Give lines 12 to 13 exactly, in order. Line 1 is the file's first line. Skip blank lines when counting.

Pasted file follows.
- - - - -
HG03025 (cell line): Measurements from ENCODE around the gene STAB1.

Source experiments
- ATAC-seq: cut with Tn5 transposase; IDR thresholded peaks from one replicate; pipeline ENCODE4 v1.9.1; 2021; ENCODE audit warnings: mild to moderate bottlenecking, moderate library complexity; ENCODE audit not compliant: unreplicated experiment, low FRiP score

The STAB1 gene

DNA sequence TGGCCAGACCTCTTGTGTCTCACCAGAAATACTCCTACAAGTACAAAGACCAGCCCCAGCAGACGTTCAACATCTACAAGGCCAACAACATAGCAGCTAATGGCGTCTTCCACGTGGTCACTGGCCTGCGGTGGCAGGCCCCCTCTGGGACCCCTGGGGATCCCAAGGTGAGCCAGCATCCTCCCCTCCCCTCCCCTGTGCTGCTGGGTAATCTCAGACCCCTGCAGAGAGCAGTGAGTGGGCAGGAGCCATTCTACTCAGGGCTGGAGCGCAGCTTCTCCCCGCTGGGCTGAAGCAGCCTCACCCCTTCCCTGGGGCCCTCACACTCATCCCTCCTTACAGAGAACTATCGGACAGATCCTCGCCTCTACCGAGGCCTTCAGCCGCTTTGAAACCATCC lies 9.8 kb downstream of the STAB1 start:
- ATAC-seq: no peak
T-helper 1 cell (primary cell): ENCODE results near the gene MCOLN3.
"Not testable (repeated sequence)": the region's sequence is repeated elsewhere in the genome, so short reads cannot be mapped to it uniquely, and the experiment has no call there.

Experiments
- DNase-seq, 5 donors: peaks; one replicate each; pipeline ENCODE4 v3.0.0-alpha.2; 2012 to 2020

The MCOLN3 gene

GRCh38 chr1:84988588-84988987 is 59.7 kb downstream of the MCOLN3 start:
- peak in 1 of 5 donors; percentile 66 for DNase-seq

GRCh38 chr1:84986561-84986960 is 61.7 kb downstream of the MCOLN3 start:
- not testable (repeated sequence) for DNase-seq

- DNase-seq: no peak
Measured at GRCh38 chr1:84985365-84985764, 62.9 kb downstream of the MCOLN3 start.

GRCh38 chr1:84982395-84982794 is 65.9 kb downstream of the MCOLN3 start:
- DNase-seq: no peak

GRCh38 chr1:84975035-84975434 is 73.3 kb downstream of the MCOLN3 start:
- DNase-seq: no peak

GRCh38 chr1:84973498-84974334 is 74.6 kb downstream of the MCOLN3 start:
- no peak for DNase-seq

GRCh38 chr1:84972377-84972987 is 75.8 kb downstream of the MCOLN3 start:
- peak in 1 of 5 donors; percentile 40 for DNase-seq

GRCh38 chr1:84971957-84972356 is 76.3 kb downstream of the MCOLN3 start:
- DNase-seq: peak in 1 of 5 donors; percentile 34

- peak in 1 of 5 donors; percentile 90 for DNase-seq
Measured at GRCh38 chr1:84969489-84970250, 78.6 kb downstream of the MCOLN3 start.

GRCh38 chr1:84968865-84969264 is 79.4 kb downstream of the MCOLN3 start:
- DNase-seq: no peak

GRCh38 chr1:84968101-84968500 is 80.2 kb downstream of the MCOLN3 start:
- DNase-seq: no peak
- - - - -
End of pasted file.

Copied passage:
GRCh38 chr1:84988588-84988987 is 59.7 kb downstream of the MCOLN3 start:
- peak in 1 of 5 donors; percentile 66 for DNase-seq